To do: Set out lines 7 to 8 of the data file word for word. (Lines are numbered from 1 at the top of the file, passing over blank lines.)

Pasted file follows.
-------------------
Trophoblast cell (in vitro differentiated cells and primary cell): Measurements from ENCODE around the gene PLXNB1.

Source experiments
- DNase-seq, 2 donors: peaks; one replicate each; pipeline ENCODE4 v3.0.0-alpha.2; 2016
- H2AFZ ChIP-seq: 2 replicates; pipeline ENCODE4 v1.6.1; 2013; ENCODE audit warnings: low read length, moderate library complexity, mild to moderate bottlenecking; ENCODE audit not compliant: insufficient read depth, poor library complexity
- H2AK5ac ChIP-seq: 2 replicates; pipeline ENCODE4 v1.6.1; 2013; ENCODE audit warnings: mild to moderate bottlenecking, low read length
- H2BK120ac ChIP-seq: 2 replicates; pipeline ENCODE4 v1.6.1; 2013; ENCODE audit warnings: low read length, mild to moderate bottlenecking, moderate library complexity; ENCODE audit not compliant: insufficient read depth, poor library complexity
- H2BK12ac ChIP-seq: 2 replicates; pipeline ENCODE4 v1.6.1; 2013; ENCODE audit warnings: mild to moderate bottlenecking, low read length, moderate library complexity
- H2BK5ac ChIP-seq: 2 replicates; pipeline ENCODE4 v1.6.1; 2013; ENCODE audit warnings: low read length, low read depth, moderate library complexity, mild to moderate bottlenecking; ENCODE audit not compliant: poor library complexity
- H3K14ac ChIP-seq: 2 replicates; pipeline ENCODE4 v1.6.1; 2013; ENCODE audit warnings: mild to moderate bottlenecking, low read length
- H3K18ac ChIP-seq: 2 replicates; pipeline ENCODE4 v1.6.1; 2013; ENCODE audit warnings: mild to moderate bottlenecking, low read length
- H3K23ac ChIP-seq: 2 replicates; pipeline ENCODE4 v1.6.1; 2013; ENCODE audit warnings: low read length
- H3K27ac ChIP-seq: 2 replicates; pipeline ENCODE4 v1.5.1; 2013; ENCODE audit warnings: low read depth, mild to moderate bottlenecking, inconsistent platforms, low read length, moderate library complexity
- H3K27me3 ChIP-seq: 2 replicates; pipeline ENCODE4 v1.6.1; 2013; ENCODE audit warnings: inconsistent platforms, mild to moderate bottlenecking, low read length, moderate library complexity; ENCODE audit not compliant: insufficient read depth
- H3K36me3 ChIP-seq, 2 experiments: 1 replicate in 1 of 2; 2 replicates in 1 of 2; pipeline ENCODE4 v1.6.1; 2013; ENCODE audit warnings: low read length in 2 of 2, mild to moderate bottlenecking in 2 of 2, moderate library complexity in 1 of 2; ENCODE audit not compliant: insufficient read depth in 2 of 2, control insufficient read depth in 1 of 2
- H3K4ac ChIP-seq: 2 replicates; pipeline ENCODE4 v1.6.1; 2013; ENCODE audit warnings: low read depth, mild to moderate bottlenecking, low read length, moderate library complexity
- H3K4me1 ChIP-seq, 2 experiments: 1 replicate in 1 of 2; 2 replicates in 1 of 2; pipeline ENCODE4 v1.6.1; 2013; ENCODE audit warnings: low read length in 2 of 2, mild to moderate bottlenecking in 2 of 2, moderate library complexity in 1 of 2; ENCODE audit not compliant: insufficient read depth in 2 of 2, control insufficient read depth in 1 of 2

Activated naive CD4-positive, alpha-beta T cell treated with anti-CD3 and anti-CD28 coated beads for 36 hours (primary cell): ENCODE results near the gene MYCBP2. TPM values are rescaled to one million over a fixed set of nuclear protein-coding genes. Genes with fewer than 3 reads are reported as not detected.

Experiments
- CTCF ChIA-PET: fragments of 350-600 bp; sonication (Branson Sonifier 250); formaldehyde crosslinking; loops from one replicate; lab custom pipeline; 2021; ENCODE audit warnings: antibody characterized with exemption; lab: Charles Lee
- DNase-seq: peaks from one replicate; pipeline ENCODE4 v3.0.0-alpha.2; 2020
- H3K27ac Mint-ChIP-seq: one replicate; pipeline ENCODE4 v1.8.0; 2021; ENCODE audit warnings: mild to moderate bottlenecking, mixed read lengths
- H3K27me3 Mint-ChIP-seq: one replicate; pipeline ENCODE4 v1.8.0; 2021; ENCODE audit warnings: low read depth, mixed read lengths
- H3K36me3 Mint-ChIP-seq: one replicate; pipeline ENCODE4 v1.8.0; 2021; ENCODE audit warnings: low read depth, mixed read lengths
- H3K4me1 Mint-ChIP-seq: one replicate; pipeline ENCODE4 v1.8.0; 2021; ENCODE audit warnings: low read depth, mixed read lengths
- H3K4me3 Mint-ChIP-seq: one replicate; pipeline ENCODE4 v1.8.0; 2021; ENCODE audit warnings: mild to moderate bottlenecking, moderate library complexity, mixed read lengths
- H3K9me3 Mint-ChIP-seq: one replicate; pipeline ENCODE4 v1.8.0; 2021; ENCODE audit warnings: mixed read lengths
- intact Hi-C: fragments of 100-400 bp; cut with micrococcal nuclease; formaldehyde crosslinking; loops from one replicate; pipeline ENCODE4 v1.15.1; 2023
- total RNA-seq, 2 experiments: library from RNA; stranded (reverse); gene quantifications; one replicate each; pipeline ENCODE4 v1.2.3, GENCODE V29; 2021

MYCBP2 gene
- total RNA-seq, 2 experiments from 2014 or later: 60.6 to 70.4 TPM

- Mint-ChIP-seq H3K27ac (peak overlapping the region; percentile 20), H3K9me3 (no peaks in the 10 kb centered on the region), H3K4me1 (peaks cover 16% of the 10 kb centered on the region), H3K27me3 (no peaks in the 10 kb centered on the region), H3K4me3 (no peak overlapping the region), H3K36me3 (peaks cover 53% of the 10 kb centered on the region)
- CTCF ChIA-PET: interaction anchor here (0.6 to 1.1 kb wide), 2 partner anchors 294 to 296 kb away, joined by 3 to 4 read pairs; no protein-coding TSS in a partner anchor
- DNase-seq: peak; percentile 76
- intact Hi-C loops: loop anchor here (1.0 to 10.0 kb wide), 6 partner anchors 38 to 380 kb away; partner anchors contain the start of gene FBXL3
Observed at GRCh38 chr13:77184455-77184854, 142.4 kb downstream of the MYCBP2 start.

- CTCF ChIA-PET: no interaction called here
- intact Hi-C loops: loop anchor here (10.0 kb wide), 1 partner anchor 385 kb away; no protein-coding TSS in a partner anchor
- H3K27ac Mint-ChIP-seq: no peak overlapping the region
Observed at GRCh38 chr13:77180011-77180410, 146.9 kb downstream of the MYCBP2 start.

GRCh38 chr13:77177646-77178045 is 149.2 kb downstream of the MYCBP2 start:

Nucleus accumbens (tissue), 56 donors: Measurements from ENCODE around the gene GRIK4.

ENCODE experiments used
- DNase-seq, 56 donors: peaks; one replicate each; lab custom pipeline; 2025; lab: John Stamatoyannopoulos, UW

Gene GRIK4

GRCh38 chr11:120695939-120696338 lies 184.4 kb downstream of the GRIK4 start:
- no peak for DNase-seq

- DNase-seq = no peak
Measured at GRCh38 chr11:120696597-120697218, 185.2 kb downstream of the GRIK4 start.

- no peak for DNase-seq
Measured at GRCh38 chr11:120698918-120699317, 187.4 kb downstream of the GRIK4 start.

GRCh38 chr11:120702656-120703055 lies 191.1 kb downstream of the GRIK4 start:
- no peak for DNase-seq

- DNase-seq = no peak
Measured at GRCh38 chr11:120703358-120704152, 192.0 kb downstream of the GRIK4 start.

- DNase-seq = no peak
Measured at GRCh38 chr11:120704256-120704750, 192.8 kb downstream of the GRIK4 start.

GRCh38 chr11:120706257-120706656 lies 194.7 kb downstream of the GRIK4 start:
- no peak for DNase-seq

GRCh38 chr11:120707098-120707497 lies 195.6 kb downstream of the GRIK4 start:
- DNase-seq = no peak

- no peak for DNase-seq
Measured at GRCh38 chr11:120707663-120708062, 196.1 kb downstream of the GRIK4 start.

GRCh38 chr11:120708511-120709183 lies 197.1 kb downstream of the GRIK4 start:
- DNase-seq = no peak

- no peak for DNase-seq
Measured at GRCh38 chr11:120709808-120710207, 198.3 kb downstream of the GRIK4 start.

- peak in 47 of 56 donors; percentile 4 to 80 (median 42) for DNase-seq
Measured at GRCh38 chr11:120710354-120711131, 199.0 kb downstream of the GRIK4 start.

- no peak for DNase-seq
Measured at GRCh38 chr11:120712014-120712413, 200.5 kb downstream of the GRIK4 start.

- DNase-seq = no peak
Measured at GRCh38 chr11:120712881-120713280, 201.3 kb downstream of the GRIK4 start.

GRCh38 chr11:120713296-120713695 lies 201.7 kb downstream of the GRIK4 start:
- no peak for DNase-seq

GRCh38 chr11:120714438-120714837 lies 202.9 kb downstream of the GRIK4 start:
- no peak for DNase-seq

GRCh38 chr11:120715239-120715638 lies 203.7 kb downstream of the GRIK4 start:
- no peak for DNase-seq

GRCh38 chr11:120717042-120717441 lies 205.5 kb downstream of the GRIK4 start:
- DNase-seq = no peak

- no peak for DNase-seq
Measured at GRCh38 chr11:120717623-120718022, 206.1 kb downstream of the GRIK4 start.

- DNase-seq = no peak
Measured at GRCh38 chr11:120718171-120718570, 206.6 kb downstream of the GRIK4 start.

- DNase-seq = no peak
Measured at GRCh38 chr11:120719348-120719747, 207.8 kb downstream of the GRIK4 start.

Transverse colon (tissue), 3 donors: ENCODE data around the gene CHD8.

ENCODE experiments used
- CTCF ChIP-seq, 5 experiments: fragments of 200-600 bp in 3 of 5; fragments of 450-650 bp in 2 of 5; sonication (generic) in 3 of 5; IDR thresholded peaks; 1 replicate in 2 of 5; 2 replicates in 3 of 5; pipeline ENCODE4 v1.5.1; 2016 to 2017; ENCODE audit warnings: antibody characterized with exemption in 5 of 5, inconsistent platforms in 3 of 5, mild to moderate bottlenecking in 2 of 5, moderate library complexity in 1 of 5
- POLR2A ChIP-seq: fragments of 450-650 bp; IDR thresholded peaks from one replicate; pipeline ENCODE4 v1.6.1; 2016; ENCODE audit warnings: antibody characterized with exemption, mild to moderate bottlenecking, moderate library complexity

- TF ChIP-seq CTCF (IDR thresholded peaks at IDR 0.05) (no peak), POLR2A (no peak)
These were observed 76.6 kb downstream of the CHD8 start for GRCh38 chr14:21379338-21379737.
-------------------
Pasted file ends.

- H2BK12ac ChIP-seq: 2 replicates; pipeline ENCODE4 v1.6.1; 2013; ENCODE audit warnings: mild to moderate bottlenecking, low read length, moderate library complexity
- H2BK5ac ChIP-seq: 2 replicates; pipeline ENCODE4 v1.6.1; 2013; ENCODE audit warnings: low read length, low read depth, moderate library complexity, mild to moderate bottlenecking; ENCODE audit not compliant: poor library complexity